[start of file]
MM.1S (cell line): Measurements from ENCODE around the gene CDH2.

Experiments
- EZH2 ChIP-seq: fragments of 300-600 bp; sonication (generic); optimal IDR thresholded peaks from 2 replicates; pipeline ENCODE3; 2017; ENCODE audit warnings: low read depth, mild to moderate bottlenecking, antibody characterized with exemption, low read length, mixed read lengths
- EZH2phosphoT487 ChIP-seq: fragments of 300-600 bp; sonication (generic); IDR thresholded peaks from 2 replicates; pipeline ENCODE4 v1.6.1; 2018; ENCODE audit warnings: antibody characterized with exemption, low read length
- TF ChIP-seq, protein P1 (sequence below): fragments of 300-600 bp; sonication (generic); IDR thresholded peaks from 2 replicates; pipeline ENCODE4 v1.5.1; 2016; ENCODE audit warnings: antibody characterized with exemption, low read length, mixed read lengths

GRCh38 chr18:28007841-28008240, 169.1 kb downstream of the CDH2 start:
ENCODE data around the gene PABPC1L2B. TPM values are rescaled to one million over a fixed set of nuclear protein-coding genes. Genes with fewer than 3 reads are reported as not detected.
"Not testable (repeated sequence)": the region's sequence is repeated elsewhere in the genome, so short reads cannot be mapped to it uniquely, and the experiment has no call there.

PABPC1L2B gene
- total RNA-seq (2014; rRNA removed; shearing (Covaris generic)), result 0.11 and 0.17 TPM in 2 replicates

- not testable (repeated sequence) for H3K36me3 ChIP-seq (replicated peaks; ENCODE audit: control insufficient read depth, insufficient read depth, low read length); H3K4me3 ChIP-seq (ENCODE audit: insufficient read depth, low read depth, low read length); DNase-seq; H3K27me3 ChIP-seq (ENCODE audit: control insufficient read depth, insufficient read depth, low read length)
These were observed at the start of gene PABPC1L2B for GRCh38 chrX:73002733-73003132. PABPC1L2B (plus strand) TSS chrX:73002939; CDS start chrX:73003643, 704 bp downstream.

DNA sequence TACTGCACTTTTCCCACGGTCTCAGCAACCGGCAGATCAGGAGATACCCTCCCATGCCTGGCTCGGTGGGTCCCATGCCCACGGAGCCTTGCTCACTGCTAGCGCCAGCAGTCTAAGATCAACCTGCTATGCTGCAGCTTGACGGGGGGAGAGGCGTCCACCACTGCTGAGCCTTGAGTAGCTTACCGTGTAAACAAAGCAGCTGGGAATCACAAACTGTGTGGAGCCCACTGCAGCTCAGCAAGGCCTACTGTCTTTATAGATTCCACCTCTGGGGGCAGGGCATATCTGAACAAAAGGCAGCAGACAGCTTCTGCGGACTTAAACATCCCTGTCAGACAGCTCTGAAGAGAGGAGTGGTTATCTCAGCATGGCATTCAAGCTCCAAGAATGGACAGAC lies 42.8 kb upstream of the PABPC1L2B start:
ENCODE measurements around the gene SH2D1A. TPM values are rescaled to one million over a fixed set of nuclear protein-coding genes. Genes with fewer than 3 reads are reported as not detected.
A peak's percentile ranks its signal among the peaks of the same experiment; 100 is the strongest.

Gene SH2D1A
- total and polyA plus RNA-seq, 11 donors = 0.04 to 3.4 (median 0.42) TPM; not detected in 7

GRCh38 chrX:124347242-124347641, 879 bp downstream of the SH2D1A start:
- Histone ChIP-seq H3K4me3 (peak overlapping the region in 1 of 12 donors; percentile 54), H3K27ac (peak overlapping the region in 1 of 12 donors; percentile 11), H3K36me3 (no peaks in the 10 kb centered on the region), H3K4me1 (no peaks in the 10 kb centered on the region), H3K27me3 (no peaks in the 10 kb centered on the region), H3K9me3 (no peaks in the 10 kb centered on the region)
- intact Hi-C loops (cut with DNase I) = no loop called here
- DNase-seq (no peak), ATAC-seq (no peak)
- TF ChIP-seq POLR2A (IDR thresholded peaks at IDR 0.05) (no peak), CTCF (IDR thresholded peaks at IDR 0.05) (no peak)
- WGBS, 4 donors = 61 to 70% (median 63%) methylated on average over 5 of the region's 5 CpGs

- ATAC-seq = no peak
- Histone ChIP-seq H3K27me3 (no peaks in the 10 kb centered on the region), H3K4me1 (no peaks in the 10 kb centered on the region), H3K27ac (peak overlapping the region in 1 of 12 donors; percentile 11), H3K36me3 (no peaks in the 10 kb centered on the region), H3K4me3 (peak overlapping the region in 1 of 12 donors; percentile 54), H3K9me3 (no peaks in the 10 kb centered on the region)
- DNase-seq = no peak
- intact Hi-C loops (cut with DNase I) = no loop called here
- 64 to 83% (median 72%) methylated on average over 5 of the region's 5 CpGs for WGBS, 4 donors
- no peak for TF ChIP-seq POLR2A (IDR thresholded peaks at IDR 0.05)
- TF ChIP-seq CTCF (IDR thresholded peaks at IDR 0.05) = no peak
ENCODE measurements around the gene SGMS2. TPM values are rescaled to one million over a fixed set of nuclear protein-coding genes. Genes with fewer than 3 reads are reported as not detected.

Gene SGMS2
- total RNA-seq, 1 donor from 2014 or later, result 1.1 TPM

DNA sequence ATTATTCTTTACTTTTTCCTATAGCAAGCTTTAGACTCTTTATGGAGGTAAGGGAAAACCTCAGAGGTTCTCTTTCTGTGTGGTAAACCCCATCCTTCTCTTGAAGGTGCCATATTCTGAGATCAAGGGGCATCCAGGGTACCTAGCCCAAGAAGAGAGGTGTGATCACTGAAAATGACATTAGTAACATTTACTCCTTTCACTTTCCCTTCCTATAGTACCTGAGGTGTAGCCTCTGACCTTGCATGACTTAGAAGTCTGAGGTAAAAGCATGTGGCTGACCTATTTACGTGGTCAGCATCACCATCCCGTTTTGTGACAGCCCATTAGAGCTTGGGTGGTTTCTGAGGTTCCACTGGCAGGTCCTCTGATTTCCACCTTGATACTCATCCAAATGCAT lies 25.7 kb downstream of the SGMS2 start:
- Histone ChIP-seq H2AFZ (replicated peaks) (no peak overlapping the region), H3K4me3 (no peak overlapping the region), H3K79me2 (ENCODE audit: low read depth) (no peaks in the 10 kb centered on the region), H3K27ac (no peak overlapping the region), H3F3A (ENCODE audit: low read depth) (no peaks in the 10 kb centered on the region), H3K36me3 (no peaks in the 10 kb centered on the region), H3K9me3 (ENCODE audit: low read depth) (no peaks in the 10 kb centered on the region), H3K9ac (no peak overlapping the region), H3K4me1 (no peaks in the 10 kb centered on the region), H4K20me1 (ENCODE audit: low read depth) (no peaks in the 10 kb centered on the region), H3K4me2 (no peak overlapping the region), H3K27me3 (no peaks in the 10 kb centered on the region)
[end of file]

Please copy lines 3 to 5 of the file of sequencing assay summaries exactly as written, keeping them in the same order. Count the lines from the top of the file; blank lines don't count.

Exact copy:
- EZH2 ChIP-seq: fragments of 300-600 bp; sonication (generic); optimal IDR thresholded peaks from 2 replicates; pipeline ENCODE3; 2017; ENCODE audit warnings: low read depth, mild to moderate bottlenecking, antibody characterized with exemption, low read length, mixed read lengths
- EZH2phosphoT487 ChIP-seq: fragments of 300-600 bp; sonication (generic); IDR thresholded peaks from 2 replicates; pipeline ENCODE4 v1.6.1; 2018; ENCODE audit warnings: antibody characterized with exemption, low read length
- TF ChIP-seq, protein P1 (sequence below): fragments of 300-600 bp; sonication (generic); IDR thresholded peaks from 2 replicates; pipeline ENCODE4 v1.5.1; 2016; ENCODE audit warnings: antibody characterized with exemption, low read length, mixed read lengths